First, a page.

How has your elevation influenced your relationship with any cadets you have? Have you “promoted” them to a different role?
Illadore: I am still in discussions with my cadets about what they want from me and what they want our relationship to be. I also don’t think its “promoted” – I think it’s a sign of what kind of relationship you have with that person, just like a red belt signifies that relationship between a knight and a squire. For regalia, some have used blue or red collars for their students. I call my students Scholars, and they wear red collars.
Dorinda: Through careful planning (ahem) I arranged to have no students at the time I was elevated to the Order. Problem solved. If I do take a student, I am leaning towards a blue collar and calling them a Scholar, but that could change.
What do you think the implementation of the MOD by the Crowns was done well, both in AEthelmearc and across the SCA? What could have been done better?
Dorinda: I think the Crowns of the Known World have done a marvelous job in elevating the people who have made the fencing community what it is today. They have done so in a measured way that has allowed each Kingdom to develop its traditions, and to honor each candidate in an appropriate way. The only thing I would hope people remember is that “They are not done.” Some people wonder why this person or that has not been elevated yet. The key word is “yet.” Many kingdoms have unrecognized MoDs, but the order in which they are elevated is not what is important. Be patient, and their day will come.
Quinn: Our royalty have been excellent. They’ve understood that the first dozen or so members of the order would have a tremendous impact and have been choosing carefully.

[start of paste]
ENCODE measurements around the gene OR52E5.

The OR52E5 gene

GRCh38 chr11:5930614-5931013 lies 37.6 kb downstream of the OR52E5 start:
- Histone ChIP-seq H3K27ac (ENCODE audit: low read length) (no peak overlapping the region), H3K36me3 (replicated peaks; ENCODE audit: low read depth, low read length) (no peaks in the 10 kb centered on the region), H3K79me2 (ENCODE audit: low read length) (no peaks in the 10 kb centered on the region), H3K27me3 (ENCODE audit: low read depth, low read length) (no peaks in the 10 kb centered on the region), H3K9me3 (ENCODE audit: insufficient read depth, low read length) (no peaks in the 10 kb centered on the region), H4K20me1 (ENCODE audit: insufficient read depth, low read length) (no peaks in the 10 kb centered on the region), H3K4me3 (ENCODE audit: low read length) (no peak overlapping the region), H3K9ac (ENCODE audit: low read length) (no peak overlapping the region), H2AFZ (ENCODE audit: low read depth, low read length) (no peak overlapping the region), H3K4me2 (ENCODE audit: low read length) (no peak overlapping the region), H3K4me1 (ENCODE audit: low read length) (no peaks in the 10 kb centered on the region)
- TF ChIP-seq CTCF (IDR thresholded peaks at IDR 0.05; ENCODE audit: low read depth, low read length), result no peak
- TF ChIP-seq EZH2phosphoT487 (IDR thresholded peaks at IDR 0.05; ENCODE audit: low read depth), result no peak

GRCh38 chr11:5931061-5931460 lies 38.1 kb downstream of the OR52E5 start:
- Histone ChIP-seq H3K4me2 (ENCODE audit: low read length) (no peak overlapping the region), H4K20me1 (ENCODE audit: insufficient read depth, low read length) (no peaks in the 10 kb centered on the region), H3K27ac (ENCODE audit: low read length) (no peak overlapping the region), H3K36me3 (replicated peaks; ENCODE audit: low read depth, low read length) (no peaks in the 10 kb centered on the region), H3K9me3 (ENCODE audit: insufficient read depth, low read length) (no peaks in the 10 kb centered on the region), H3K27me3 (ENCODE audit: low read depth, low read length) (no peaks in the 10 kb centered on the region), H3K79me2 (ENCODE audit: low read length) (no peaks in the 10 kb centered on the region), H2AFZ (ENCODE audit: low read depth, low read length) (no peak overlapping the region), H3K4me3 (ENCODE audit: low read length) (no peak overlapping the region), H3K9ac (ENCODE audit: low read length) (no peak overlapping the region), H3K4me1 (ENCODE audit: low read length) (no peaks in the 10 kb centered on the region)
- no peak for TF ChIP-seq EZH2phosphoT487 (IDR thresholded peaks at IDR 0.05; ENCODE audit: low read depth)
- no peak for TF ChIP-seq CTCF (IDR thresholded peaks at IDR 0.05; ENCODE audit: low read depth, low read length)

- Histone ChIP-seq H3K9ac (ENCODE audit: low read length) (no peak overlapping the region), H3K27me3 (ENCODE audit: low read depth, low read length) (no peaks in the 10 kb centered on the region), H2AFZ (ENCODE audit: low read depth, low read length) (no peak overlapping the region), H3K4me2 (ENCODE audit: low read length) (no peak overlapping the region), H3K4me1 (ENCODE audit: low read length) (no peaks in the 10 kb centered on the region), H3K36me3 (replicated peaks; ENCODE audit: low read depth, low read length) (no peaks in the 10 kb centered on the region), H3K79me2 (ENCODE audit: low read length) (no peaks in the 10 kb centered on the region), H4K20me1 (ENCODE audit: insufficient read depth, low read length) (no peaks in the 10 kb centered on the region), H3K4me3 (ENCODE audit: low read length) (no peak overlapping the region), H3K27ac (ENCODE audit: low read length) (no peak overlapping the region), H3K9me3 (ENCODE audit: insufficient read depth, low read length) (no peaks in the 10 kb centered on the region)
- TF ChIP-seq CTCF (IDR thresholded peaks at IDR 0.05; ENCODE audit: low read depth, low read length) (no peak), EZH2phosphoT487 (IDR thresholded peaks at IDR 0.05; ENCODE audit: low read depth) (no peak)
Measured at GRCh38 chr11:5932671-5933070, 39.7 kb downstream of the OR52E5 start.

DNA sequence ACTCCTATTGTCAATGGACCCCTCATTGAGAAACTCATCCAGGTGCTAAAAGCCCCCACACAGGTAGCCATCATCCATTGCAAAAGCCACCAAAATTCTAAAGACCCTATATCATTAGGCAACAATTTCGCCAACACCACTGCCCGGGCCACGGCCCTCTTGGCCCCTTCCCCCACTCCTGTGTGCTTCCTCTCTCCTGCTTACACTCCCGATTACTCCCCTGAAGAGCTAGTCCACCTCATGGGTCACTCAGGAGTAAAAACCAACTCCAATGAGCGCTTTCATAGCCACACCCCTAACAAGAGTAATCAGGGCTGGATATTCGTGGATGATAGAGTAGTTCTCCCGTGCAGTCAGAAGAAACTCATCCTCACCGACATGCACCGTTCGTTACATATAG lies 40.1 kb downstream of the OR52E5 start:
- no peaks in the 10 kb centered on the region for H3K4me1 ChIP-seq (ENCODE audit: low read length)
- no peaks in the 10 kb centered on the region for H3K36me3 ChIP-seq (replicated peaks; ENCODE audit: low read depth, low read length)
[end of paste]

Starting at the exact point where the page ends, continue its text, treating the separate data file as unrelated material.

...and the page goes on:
Iago: They were smart in the people they chose to elevate, making sure that the first few were spread geographically throughout the Kingdom so they were accessible to most of the fencing populace.
Illadore: The BoD was smart to limit the Crowns to making three MODs before consulting with the order, too. Knowing that the order supports you makes the new MODs’ elevations better. In the West, they polled all of the White Scarves to see who that order thought the first three MODs should be and in what order they should be elevated. That the White Scarves chose me as Principal actually meant more to me than the elevation itself. In 2014 the Western White Scarves met in expectation that the BoD would create the MOD, and voted not to advise the Crown on who should be elevated unless they were ordered to do so – which they were.
How has the relationship between the MOD and the White Scarves developed? Has the Order of the White Scarf changed since the creation of the MOD? Some Kingdoms actually closed their White Scarf orders, though Æthelmearc did not.
Dorinda: Perhaps the White Scarves should answer this. All I will say is that the White Scarves have not backed down from their tradition of leading the fencing community and serving her needs and the needs of those who have joined us recently. I believe the MoDs and the White Scarves are working as a team to keep the community growing and thriving.